Sunday, 31 August 2014

Books Received in August, 2014

My sincerest thanks to the people at TOR for the following books. You'll be seeing several TOR reviews coming up as I try to work my way down the pile.

Full Fathom Five by Max Gladstone - This book has jumped the queue as my next read.  I loved the previous 2 books (Three Parts Dead and Two Serpents Rise) and can't wait to see where Gladstone takes the series of roughly interconnected stand-alone novels with this one.

On the island of Kavekana, Kai builds gods to order, then hands them to others to maintain. Her creations aren't conscious and lack their own wills and voices, but they accept sacrifices, and protect their worshippers from other gods-perfect vehicles for Craftsmen and Craftswomen operating in the divinely controlled Old World. When Kai sees one of her creations dying and tries to save her, she's grievously injured-then sidelined from the business entirely, her near-suicidal rescue attempt offered up as proof of her instability. But when Kai gets tired of hearing her boss, her coworkers, and her ex-boyfriend call her crazy, and starts digging into the reasons her creations die, she uncovers a conspiracy of silence and fear-which will crush her, if Kai can't stop it first.

The Ultra Thin Man by Patrick Swenson - A new SF noir novel!  Sounds pretty cool.

In the twenty-second century, a future in which mortaline wire controls the weather on the settled planets and entire refugee camps drowse in drug-induced slumber, no one-alive or dead, human or alien-is quite what they seem. When terrorists manage to crash Coral, the moon, into its home planet of Ribon, forcing evacuation, it's up to Dave Crowell and Alan Brindos, contract detectives for the Network Intelligence Organization, to solve a case of interplanetary consequences. Crowell' and Brindos's investigation plunges them neck-deep into a conspiracy much more dangerous than anything they could have imagined.
The two detectives soon find themselves separated, chasing opposite leads: Brindos has to hunt down the massive Helkunn alien Terl Plenko, shadow leader of the terrorist Movement of Worlds. Crowell, meanwhile, runs into something far more sinister-an elaborate frame job that puts our heroes on the hook for treason.
In this novel from Patrick Swenson, Crowell and Brindos are forced to fight through the intrigue to discover the depths of an interstellar conspiracy. And to answer the all-important question: Who, and what, is the Ultra Thin Man?
Wolfsbane by Gillian Philip - This is the third book in the Rebel Angels series.  I really enjoyed the first one, Firebrand, but haven't had time to pick up the second, Bloodstone.  Ever wish you could read 5 books at once?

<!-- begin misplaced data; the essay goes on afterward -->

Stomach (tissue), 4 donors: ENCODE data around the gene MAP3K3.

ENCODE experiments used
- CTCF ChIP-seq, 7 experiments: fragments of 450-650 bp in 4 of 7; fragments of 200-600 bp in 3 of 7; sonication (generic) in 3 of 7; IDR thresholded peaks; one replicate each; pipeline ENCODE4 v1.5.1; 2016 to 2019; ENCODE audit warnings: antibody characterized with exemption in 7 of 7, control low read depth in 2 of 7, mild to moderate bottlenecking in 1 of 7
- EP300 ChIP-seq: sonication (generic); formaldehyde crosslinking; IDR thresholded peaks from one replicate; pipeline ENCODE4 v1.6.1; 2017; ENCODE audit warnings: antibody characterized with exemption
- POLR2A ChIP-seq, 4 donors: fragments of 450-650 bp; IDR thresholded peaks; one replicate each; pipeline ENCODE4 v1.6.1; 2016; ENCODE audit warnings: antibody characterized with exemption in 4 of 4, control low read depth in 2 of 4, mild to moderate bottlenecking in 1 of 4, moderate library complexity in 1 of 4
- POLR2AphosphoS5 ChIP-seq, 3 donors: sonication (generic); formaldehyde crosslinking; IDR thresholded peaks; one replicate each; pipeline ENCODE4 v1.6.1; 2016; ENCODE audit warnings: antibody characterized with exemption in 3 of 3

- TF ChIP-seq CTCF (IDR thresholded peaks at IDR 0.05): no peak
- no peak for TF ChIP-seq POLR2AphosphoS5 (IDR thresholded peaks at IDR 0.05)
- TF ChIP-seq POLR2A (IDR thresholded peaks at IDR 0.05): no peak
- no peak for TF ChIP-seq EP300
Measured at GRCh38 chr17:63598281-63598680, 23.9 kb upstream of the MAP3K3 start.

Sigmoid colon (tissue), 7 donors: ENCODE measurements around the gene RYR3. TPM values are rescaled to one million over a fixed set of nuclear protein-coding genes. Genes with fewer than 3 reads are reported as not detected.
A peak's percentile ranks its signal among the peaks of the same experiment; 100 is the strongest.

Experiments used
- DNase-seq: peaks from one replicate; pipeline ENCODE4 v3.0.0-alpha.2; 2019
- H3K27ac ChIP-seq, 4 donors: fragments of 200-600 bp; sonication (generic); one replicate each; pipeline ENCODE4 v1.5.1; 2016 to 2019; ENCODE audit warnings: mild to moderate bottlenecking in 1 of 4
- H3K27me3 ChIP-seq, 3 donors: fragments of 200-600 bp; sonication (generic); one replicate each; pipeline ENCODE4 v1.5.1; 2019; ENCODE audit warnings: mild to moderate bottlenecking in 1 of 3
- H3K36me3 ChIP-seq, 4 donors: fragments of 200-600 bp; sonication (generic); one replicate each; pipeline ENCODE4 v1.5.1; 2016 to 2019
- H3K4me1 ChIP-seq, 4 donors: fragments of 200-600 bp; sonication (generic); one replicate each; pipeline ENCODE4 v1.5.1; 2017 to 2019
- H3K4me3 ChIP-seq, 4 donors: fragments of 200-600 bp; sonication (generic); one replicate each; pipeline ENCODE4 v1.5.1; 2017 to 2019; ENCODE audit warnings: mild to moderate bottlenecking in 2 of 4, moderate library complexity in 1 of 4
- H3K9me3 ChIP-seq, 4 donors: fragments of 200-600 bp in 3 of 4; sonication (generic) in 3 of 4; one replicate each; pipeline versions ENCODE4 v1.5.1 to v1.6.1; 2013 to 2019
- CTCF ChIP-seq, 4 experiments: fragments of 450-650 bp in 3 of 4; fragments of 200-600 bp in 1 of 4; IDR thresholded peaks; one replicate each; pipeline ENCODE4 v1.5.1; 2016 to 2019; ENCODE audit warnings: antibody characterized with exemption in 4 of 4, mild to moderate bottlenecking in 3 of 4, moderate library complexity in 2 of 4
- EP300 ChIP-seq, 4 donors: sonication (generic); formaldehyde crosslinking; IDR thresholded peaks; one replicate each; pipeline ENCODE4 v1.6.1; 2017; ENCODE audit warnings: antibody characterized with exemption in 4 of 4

It's tough being the foretold savior of your race. Rory MacGregor, kept a virtual prisoner in his own father's dun and hunted by the Sithe queen, needs a break now and then-and what better fun than tearing the Veil no one else can tear and escaping to the Otherworld?
In that dangerous Otherworld, Hannah Falconer is as trapped by circumstance as the strange wild Sithe boy whose horse nearly kills her. When Rory tricks her into crossing the Veil and entering his world, she's sure it can't be any worse than her usual home life.
Meanwhile, Seth MacGregor is fighting to keep his clan safe from the malevolent queen Kate. When an attack comes after years of stalemate, he is shocked to discover who is leading it...and who else is conspiring against him.
Black Ice by Susan Krinard - This is the second book in an urban fantasy series that started with Mist.

Centuries ago, all was lost in the Last Battle when the Norse gods and goddesses went to war. The elves, the giants, and the gods and goddesses themselves were all destroyed, leaving the Valkyrie known as Mist one of the only survivors.
Or so she thought.
The trickster god Loki has reappeared in San Francisco, and he has big plans for modern-day Earth. With few allies and fewer resources-but the eyes of the gods and goddesses of an old world upon her-it's up to Mist to stop him before history repeats itself.

Echopraxia by Peter Watts - I'm honestly not sure I'm intelligent enough to understand this book, but it sure sounds... different.

Prepare for a different kind of singularity in Peter Watts' Echopraxia, the follow-up to the Hugo-nominated novel Blindsight.

It's the eve of the twenty-second century: a world where the dearly departed send postcards back from Heaven and evangelicals make scientific breakthroughs by speaking in tongues; where genetically engineered vampires solve problems intractable to baseline humans and soldiers come with zombie switches that shut off self-awareness during combat. And it's all under surveillance by an alien presence that refuses to show itself. Daniel Bruks is a living fossil: a field biologist in a world where biology has turned computational, a cat's-paw used by terrorists to kill thousands. Taking refuge in the Oregon desert, he's turned his back on a humanity that shatters into strange new subspecies with every heartbeat. But he awakens one night to find himself at the center of a storm that will turn all of history inside-out. Now he's trapped on a ship bound for the center of the solar system. To his left is a grief-stricken soldier, obsessed by whispered messages from a dead son. To his right is a pilot who hasn't yet found the man she's sworn to kill on sight. A vampire and its entourage of zombie bodyguards lurk in the shadows behind. And dead ahead, a handful of rapture-stricken monks takes them all to a meeting with something they will only call "The Angels of the Asteroids." Their pilgrimage brings Dan Bruks, the fossil man, face-to-face with the biggest evolutionary breakpoint since the origin of thought itself.

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